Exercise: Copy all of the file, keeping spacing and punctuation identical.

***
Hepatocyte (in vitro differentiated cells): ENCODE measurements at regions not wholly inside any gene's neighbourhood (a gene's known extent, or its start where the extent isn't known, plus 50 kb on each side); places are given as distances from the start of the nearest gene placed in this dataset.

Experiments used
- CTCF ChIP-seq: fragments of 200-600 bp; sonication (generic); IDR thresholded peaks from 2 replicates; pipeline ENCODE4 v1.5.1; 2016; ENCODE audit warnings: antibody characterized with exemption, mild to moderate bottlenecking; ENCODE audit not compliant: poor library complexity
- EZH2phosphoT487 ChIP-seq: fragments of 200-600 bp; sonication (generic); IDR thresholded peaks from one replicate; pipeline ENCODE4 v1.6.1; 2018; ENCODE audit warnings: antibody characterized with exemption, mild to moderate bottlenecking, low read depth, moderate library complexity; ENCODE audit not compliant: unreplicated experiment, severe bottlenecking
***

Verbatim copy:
Hepatocyte (in vitro differentiated cells): ENCODE measurements at regions not wholly inside any gene's neighbourhood (a gene's known extent, or its start where the extent isn't known, plus 50 kb on each side); places are given as distances from the start of the nearest gene placed in this dataset.

Experiments used
- CTCF ChIP-seq: fragments of 200-600 bp; sonication (generic); IDR thresholded peaks from 2 replicates; pipeline ENCODE4 v1.5.1; 2016; ENCODE audit warnings: antibody characterized with exemption, mild to moderate bottlenecking; ENCODE audit not compliant: poor library complexity
- EZH2phosphoT487 ChIP-seq: fragments of 200-600 bp; sonication (generic); IDR thresholded peaks from one replicate; pipeline ENCODE4 v1.6.1; 2018; ENCODE audit warnings: antibody characterized with exemption, mild to moderate bottlenecking, low read depth, moderate library complexity; ENCODE audit not compliant: unreplicated experiment, severe bottlenecking